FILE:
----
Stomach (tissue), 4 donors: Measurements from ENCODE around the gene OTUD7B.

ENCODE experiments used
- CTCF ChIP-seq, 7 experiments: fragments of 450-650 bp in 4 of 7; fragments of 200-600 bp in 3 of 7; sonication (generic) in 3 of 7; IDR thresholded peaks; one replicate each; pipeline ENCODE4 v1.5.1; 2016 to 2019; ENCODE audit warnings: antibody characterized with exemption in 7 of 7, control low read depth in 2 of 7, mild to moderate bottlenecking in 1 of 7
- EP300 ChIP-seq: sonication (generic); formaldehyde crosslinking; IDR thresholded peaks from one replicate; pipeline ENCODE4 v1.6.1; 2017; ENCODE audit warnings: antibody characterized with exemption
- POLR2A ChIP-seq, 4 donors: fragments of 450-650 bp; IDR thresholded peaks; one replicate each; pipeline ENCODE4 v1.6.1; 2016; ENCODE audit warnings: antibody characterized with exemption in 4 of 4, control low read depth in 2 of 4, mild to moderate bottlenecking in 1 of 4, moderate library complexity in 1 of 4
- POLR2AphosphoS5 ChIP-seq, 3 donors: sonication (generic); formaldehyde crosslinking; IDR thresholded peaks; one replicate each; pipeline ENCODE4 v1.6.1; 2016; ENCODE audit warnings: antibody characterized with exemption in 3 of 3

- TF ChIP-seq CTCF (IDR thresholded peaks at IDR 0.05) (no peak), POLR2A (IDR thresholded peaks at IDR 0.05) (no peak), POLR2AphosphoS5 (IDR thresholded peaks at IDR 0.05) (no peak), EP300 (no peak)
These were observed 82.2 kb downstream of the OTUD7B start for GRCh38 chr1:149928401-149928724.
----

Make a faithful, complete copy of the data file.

Stomach (tissue), 4 donors: Measurements from ENCODE around the gene OTUD7B.

ENCODE experiments used
- CTCF ChIP-seq, 7 experiments: fragments of 450-650 bp in 4 of 7; fragments of 200-600 bp in 3 of 7; sonication (generic) in 3 of 7; IDR thresholded peaks; one replicate each; pipeline ENCODE4 v1.5.1; 2016 to 2019; ENCODE audit warnings: antibody characterized with exemption in 7 of 7, control low read depth in 2 of 7, mild to moderate bottlenecking in 1 of 7
- EP300 ChIP-seq: sonication (generic); formaldehyde crosslinking; IDR thresholded peaks from one replicate; pipeline ENCODE4 v1.6.1; 2017; ENCODE audit warnings: antibody characterized with exemption
- POLR2A ChIP-seq, 4 donors: fragments of 450-650 bp; IDR thresholded peaks; one replicate each; pipeline ENCODE4 v1.6.1; 2016; ENCODE audit warnings: antibody characterized with exemption in 4 of 4, control low read depth in 2 of 4, mild to moderate bottlenecking in 1 of 4, moderate library complexity in 1 of 4
- POLR2AphosphoS5 ChIP-seq, 3 donors: sonication (generic); formaldehyde crosslinking; IDR thresholded peaks; one replicate each; pipeline ENCODE4 v1.6.1; 2016; ENCODE audit warnings: antibody characterized with exemption in 3 of 3

- TF ChIP-seq CTCF (IDR thresholded peaks at IDR 0.05) (no peak), POLR2A (IDR thresholded peaks at IDR 0.05) (no peak), POLR2AphosphoS5 (IDR thresholded peaks at IDR 0.05) (no peak), EP300 (no peak)
These were observed 82.2 kb downstream of the OTUD7B start for GRCh38 chr1:149928401-149928724.